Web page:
Today we’d like to introduce you to Nik Gelormino.
Every artist has a unique story. Can you briefly walk us through yours?
I grew up in Orange County and I studied sculpture at The Cooper Union in New York City. Living in New York expanded my view of culture and pushed me creatively. My school experience provided me with some very valuable lessons that I’ve carried with me as I’ve moved from painting and sculpture, into furniture and design; the most valuable of which was learning that you can build pretty much anything with your hands. You could always walk into the woodshop at Cooper Union and there would be someone to share the knowledge needed to turn an idea into a finished work. This instilled in me a respect for natural materials and a desire to be connected to the objects that I surround myself with. I also learned that you shouldn’t be afraid to start over and reevaluate a design problem when you hit a wall. Experimentation and even failure are crucial to building furniture that has lasting appeal.
Please tell us about your art.
For the past several years I’ve been building custom wood furniture in LA. I’ve always loved using my hands to build things and something about the malleability of wood feels like a perfect fit — I love the warm glow and the varying textures. It retains a record of its history, whether in the growth rings of the trunk, or the water rings on a well-worn tabletop.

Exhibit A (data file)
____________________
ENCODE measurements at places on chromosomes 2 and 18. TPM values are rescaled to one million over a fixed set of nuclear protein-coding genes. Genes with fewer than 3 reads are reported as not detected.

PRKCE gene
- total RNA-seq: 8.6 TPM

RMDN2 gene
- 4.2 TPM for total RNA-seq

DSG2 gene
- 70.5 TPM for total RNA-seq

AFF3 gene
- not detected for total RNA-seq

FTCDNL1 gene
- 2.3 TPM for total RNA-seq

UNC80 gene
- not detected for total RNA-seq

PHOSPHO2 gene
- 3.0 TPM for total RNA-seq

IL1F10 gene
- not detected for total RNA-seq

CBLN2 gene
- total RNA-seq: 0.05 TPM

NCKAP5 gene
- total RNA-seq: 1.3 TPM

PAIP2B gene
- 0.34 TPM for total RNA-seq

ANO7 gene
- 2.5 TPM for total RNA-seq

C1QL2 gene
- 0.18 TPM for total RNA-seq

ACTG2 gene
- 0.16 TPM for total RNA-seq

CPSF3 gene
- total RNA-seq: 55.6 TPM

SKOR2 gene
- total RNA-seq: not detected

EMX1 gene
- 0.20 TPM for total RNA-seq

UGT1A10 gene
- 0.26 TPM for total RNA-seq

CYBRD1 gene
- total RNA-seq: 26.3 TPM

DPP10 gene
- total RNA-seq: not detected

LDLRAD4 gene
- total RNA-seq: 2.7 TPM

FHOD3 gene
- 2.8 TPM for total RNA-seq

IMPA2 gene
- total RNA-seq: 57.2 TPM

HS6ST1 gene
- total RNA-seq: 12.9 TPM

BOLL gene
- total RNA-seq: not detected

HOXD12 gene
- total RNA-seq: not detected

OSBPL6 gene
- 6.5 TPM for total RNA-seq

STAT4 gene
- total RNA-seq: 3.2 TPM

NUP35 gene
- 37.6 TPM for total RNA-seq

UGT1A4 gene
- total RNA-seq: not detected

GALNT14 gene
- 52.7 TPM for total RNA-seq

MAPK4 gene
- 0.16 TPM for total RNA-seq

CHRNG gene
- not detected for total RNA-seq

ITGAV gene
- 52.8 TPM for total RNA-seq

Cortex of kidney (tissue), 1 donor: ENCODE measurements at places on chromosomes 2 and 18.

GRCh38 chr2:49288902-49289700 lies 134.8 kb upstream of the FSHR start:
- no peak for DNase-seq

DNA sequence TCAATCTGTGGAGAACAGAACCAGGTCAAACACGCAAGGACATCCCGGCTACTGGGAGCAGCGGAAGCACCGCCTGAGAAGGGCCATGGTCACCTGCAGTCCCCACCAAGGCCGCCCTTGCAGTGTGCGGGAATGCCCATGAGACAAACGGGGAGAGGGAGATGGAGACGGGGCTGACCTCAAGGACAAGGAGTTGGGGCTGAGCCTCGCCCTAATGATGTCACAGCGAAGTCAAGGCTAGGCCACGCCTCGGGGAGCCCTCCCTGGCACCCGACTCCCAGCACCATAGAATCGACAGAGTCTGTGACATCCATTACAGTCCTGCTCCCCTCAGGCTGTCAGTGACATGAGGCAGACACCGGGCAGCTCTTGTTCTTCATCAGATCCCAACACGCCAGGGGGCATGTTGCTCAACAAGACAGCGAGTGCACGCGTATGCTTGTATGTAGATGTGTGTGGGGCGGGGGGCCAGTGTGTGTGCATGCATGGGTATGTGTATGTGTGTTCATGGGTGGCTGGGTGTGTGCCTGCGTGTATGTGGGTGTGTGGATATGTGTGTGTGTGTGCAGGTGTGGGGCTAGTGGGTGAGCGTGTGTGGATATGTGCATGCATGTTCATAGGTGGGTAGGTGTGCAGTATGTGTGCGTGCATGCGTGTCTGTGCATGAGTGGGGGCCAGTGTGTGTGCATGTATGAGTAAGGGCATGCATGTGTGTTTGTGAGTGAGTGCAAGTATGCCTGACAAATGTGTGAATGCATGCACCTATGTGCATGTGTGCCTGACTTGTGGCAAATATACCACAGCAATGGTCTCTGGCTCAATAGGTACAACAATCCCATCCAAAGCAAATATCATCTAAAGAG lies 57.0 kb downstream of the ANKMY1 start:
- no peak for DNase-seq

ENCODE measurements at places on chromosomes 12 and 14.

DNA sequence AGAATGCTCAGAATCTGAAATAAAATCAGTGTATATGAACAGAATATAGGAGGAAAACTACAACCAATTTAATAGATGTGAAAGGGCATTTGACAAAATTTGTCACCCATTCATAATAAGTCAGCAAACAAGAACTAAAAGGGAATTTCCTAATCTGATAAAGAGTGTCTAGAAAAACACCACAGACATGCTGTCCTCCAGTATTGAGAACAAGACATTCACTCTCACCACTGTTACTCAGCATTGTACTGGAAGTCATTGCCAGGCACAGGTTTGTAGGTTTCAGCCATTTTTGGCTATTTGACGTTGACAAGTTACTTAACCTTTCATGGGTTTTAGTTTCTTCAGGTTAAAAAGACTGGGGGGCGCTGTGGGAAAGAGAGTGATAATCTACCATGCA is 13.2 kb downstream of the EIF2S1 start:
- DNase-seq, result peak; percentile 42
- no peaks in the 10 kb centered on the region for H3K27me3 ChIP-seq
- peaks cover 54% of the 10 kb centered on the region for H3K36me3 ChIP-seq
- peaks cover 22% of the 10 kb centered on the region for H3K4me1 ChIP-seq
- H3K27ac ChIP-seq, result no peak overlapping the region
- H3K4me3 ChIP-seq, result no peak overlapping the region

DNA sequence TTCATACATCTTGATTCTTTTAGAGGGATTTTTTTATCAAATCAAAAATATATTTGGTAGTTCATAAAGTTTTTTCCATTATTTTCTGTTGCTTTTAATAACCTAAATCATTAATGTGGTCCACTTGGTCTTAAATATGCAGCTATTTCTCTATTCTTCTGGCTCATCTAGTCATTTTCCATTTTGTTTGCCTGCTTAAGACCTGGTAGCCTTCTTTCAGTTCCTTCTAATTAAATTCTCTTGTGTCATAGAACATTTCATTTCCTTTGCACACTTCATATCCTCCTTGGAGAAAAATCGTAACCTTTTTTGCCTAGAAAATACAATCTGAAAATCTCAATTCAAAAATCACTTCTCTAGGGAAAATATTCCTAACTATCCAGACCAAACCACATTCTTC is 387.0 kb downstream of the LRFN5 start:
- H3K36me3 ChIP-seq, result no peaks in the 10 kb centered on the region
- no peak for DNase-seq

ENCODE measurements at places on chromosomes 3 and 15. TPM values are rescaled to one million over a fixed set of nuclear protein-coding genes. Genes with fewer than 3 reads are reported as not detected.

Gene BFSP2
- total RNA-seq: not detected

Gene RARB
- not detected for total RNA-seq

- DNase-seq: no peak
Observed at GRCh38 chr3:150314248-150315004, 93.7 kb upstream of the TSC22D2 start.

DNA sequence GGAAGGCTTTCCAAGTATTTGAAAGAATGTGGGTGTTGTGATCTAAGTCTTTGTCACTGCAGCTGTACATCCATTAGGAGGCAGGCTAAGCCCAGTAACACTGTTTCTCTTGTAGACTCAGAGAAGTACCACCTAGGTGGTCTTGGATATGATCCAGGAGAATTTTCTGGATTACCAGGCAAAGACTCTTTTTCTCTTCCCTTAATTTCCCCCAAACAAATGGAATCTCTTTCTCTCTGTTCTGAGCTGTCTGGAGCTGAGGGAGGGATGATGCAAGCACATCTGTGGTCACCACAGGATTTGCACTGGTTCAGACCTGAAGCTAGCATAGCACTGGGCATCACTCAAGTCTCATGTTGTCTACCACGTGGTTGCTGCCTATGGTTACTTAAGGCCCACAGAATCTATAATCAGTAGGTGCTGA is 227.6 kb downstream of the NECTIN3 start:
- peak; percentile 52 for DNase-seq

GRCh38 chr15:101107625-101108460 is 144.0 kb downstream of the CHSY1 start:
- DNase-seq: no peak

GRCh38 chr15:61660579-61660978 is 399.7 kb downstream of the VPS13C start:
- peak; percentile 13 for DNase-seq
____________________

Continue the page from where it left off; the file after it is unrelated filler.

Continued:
For inspiration, I look to woodworkers like Wharton Escherick, J.B. Blunk, and the Greene and Greene architects. I feel a sense of unity between humanity and nature reflected in their work. Their forms reach their full potential when people are enjoying them, and putting them to use.
In the last few years, I’ve taken to using locally sourced lumber from around the Los Angeles area. Working with arborists and sawyers, I’ve gained an appreciation for the vernacular materials of our city. I want to share the beauty of these trees that are so ubiquitous to the LA landscape, but not commonly used in furniture — trees like Eucalyptus and Live Oak.
Do you have any advice for other artists? Any lessons you wished you learned earlier?
At this moment in art and design, trends and easily recognizable styles are championed over persistent integrity. I believe sincerity and craftsmanship are traits best experienced in person and often don’t translate well on Pinterest or Instagram. My advice would be to have faith in the work you do and have the patience to see it through. Each step along the way builds a foundation for your work and ensures that it will withstand the passing of trends.
How or where can people see your work? How can people support your work?
I’ve been doing commissions for private residences, as well as developing a line of furniture and objects. You can see images of past work on my website or on Instagram. I recently completed the indoor seating for LA Wine in Chinatown — a wrap around bench that skirts the perimeter of the room. It was fun to expand the scale of my work to a commercial setting, while still making a product that felt unique and relatively domestic.
- Website: www.anothergoodjob.com
- Email: email@example.com
- Instagram: @another_good_job
All images copyright AnotherGoodJob